Sorry for the long-read. I’ve enjoyed reading so many activation reports over the years, and I couldn’t resist writing my own.

73 and hope to catch many of you on air.

Matthew - M0JSB

My trusty FT-60 to the rescue!


Hi Matthew,
Welcome aboard, and well done for your first activation - thanks for the report.

Best wishes for many more,


Thanks Adrian.

They’ll definitely be more!


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Welcome to SOTA Matthew and well done on your first activation despite the problems.

Build yourself a roll up Slim Jim for 2m. You’ll be surprised how effective it is and will add another useful band to your activations.

Looking forward to working you one day and maybe even an s2s.

73 Allan GW4VPX

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Thanks Allan, and a good tip about the Slim Jim!

Hopefully catch you on air soon.


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I failed on that hill about 6 weeks ago. I was visiting relatives so only had a 2m HT with me. I used a slim Jim from a 6m pole but couldn’t get a single response from anyone. I did hear two people talking but never thought to butt in - I should have!

I’ll return some day but will bring HF kit I think.


Sit on the calling frequency having an imaginary QSO with someone. Throw in plenty of ham jargon used incorrectly. Keep this is up for a few minutes and a band policeman will be appear soon enough to tell you to QSY. Ask him (it will most definitely be a him and not a her) for a report. Repeat x3. Job done.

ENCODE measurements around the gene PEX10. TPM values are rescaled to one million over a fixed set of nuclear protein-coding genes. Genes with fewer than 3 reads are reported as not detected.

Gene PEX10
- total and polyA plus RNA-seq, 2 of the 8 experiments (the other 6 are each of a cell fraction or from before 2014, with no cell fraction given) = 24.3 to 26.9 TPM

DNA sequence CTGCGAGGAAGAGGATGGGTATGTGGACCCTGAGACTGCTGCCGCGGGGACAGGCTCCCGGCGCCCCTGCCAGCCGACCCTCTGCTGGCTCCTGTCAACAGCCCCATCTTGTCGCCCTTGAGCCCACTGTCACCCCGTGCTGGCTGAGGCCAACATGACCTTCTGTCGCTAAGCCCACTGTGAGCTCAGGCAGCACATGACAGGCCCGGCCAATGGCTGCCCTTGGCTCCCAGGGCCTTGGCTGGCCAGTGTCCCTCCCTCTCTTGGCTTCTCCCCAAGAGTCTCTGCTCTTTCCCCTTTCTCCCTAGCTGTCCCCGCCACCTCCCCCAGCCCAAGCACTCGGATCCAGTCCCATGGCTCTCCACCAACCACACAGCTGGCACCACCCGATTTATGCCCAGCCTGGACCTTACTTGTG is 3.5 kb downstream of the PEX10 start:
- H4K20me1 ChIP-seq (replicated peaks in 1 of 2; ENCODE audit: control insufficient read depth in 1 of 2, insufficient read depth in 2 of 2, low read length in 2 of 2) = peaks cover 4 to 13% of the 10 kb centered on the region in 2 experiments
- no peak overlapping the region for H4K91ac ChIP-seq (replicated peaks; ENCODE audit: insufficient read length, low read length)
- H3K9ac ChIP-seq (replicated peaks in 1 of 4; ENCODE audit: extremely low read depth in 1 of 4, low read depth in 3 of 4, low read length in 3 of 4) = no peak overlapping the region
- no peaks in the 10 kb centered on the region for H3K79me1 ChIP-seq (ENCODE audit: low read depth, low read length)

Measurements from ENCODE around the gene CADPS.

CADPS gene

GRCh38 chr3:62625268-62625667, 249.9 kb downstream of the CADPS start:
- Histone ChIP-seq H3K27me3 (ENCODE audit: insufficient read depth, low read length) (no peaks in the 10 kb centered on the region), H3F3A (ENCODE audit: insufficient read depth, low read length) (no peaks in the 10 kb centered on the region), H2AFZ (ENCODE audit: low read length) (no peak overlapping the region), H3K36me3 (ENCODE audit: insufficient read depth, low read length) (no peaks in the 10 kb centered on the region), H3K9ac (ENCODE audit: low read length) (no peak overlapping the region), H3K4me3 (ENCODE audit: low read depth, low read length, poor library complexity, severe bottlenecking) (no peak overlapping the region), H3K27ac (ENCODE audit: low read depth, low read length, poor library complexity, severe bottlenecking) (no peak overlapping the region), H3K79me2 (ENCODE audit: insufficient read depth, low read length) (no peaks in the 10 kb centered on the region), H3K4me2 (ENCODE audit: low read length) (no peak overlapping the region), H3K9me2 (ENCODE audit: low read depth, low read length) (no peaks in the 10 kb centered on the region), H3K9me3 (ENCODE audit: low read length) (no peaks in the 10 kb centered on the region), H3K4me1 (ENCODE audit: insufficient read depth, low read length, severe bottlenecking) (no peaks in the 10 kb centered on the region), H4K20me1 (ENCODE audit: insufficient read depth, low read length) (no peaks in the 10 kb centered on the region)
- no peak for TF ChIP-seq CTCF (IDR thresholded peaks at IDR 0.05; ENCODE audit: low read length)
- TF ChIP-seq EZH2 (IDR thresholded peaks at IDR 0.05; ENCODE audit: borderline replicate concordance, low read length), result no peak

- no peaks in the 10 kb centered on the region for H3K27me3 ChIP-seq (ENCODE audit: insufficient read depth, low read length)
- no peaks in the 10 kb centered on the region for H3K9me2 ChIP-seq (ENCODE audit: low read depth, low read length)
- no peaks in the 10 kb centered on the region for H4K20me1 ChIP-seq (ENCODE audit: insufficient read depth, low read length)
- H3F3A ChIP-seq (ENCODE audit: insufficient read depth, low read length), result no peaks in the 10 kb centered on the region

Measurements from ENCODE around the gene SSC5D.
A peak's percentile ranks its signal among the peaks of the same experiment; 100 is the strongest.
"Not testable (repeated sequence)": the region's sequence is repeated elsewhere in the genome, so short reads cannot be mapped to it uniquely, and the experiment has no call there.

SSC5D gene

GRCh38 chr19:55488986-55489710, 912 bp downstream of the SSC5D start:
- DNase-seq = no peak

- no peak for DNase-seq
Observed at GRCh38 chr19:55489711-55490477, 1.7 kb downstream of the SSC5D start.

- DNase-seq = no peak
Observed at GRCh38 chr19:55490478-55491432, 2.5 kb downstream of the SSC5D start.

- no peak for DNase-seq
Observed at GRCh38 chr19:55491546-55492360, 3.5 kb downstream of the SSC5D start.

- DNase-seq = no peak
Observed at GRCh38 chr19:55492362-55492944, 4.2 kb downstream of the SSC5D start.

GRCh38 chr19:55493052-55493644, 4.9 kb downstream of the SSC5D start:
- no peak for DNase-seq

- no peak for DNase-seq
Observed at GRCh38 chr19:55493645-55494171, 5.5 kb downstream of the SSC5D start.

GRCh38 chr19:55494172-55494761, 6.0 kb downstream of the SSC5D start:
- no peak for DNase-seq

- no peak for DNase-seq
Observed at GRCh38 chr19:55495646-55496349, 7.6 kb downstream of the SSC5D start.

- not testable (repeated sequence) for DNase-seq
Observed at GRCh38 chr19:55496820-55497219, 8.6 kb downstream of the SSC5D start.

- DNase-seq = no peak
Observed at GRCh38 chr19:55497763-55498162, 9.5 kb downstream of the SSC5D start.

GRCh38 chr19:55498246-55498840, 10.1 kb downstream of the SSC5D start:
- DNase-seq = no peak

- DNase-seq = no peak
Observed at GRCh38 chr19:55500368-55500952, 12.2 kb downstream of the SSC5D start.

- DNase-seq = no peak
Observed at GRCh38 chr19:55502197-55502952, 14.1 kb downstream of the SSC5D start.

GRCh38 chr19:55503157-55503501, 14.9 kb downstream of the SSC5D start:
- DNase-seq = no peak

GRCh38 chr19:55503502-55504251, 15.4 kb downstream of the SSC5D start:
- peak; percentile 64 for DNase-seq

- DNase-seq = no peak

Definitely feels like hf is a better option from there!

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It’s always worth giving a shout on a local repeater to wake people up and ask for a simplex QSO.


Great work! Hope to S2S soon from here in KY!

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I made the mistake of activating a summit on 40m during a contest. Amazingly a couple of contest stations answered my “MM0EFI SOTA” response to their “CQ contest” call. It got me the points!



Congratulations on your first activation, and welcome to the club.

Chanctonbury Ring is a lovely place to activate from, whether it be from the trig point or the ring of trees, and i’ve done both.

At least you salvaged your first activation. My first activation was a failure, but I went back to it soon after and qualified it.


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Great story. I love how you rescued the activation using your handheld.

When I’m packing radio gear and even personal kit, I imagine every item in my head, from the battery to the aerial, the mast to the guy ropes, in order, and make sure everything to connect them together is packed. For clothing, I start with my boots and work my way up to hat and gloves. I take different radio kit and different clothing depending on the hill and weather, so it’s not like I have a standard set of gear packed. So far, so good and I haven’t forgotten anything yet! :crossed_fingers:

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Matthew you aren’t a proper SOTAist until you’ve forgotten something! It won’t be the last time. Well done and welcome


Thank you!

Thank you, and sound like a good way to prepare. I’ll definitely be more thorough next time!

Thanks David! It’s a lovely spot indeed.

73 - Matthew

Haha, I’m sure that’s true! Kept trying to tell myself, “it’s all part of the learning experience” in between the swearing!

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Well done Matthew!!
It always a pleasure to read a nice report!
I hope to contact you on s2s!